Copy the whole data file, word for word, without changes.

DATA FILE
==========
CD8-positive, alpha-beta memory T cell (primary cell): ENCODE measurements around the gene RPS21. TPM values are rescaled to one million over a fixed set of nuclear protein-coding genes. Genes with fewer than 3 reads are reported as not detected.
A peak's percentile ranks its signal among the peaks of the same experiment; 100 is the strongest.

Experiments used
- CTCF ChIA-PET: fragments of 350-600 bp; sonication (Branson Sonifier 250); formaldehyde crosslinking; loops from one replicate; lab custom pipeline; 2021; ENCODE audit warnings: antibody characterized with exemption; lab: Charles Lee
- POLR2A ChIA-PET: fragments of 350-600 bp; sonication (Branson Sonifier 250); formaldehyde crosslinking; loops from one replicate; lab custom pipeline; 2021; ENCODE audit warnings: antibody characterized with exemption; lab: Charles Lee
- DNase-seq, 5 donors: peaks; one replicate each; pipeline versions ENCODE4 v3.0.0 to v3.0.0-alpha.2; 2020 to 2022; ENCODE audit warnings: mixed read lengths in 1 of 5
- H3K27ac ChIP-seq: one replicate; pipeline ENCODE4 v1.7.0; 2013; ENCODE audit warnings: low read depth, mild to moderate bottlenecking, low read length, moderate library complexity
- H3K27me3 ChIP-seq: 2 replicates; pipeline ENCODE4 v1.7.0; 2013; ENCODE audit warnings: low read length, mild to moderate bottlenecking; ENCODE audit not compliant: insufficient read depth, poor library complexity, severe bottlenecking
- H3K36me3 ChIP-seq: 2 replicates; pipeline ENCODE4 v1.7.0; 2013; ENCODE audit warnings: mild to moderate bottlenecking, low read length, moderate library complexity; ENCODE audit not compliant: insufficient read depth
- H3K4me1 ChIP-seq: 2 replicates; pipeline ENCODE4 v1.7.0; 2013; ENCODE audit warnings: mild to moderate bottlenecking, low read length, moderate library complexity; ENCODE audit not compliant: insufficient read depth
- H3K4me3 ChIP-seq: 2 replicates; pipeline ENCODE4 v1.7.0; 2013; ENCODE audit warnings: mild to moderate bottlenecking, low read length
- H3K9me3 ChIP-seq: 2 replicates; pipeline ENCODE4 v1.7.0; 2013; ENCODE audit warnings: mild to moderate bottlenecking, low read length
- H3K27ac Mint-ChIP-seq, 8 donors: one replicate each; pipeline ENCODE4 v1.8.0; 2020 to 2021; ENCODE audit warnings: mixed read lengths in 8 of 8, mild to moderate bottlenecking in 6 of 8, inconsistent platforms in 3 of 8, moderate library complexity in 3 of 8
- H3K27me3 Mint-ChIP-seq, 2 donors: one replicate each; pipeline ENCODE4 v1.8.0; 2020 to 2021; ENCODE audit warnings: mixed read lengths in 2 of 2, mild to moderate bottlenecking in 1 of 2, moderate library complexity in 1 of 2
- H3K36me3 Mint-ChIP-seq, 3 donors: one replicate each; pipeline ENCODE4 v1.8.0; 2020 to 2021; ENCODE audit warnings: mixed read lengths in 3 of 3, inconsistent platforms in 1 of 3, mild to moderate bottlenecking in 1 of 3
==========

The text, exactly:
CD8-positive, alpha-beta memory T cell (primary cell): ENCODE measurements around the gene RPS21. TPM values are rescaled to one million over a fixed set of nuclear protein-coding genes. Genes with fewer than 3 reads are reported as not detected.
A peak's percentile ranks its signal among the peaks of the same experiment; 100 is the strongest.

Experiments used
- CTCF ChIA-PET: fragments of 350-600 bp; sonication (Branson Sonifier 250); formaldehyde crosslinking; loops from one replicate; lab custom pipeline; 2021; ENCODE audit warnings: antibody characterized with exemption; lab: Charles Lee
- POLR2A ChIA-PET: fragments of 350-600 bp; sonication (Branson Sonifier 250); formaldehyde crosslinking; loops from one replicate; lab custom pipeline; 2021; ENCODE audit warnings: antibody characterized with exemption; lab: Charles Lee
- DNase-seq, 5 donors: peaks; one replicate each; pipeline versions ENCODE4 v3.0.0 to v3.0.0-alpha.2; 2020 to 2022; ENCODE audit warnings: mixed read lengths in 1 of 5
- H3K27ac ChIP-seq: one replicate; pipeline ENCODE4 v1.7.0; 2013; ENCODE audit warnings: low read depth, mild to moderate bottlenecking, low read length, moderate library complexity
- H3K27me3 ChIP-seq: 2 replicates; pipeline ENCODE4 v1.7.0; 2013; ENCODE audit warnings: low read length, mild to moderate bottlenecking; ENCODE audit not compliant: insufficient read depth, poor library complexity, severe bottlenecking
- H3K36me3 ChIP-seq: 2 replicates; pipeline ENCODE4 v1.7.0; 2013; ENCODE audit warnings: mild to moderate bottlenecking, low read length, moderate library complexity; ENCODE audit not compliant: insufficient read depth
- H3K4me1 ChIP-seq: 2 replicates; pipeline ENCODE4 v1.7.0; 2013; ENCODE audit warnings: mild to moderate bottlenecking, low read length, moderate library complexity; ENCODE audit not compliant: insufficient read depth
- H3K4me3 ChIP-seq: 2 replicates; pipeline ENCODE4 v1.7.0; 2013; ENCODE audit warnings: mild to moderate bottlenecking, low read length
- H3K9me3 ChIP-seq: 2 replicates; pipeline ENCODE4 v1.7.0; 2013; ENCODE audit warnings: mild to moderate bottlenecking, low read length
- H3K27ac Mint-ChIP-seq, 8 donors: one replicate each; pipeline ENCODE4 v1.8.0; 2020 to 2021; ENCODE audit warnings: mixed read lengths in 8 of 8, mild to moderate bottlenecking in 6 of 8, inconsistent platforms in 3 of 8, moderate library complexity in 3 of 8
- H3K27me3 Mint-ChIP-seq, 2 donors: one replicate each; pipeline ENCODE4 v1.8.0; 2020 to 2021; ENCODE audit warnings: mixed read lengths in 2 of 2, mild to moderate bottlenecking in 1 of 2, moderate library complexity in 1 of 2
- H3K36me3 Mint-ChIP-seq, 3 donors: one replicate each; pipeline ENCODE4 v1.8.0; 2020 to 2021; ENCODE audit warnings: mixed read lengths in 3 of 3, inconsistent platforms in 1 of 3, mild to moderate bottlenecking in 1 of 3